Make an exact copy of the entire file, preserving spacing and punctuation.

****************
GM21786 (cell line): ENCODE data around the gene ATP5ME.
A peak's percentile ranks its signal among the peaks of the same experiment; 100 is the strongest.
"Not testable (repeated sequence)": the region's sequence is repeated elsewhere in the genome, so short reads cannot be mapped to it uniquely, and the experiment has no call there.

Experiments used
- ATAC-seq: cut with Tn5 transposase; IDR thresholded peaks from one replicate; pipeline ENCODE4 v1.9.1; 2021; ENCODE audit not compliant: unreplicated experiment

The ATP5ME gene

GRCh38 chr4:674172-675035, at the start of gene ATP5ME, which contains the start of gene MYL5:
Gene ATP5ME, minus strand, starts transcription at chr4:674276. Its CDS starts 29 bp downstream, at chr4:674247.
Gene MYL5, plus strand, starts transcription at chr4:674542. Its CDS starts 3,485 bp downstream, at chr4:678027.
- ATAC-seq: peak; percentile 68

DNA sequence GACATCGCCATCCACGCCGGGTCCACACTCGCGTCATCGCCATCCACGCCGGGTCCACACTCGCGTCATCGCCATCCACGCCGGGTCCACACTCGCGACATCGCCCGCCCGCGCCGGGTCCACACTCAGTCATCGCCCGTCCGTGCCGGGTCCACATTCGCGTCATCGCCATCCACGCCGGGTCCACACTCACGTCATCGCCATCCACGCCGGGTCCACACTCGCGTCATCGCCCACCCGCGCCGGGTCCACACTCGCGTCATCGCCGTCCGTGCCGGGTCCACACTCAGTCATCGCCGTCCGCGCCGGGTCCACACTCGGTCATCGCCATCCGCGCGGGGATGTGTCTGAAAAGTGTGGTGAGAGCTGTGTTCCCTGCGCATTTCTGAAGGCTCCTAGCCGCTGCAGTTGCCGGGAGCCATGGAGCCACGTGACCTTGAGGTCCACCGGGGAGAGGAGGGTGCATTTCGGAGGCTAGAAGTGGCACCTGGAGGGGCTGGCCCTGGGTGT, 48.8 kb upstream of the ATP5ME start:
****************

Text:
GM21786 (cell line): ENCODE data around the gene ATP5ME.
A peak's percentile ranks its signal among the peaks of the same experiment; 100 is the strongest.
"Not testable (repeated sequence)": the region's sequence is repeated elsewhere in the genome, so short reads cannot be mapped to it uniquely, and the experiment has no call there.

Experiments used
- ATAC-seq: cut with Tn5 transposase; IDR thresholded peaks from one replicate; pipeline ENCODE4 v1.9.1; 2021; ENCODE audit not compliant: unreplicated experiment

The ATP5ME gene

GRCh38 chr4:674172-675035, at the start of gene ATP5ME, which contains the start of gene MYL5:
Gene ATP5ME, minus strand, starts transcription at chr4:674276. Its CDS starts 29 bp downstream, at chr4:674247.
Gene MYL5, plus strand, starts transcription at chr4:674542. Its CDS starts 3,485 bp downstream, at chr4:678027.
- ATAC-seq: peak; percentile 68

DNA sequence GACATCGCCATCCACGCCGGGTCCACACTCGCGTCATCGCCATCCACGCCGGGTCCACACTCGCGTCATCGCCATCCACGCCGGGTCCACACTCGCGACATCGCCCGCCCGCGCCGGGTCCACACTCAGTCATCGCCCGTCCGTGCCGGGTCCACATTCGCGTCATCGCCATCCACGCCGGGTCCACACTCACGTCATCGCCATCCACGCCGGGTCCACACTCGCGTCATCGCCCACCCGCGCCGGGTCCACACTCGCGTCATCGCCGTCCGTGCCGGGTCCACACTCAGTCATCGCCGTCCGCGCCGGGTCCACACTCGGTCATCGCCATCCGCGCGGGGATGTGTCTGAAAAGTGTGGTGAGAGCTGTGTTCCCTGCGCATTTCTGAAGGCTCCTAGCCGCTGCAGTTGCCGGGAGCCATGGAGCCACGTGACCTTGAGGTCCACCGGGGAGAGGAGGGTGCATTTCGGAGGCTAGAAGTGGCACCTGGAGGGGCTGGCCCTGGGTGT, 48.8 kb upstream of the ATP5ME start: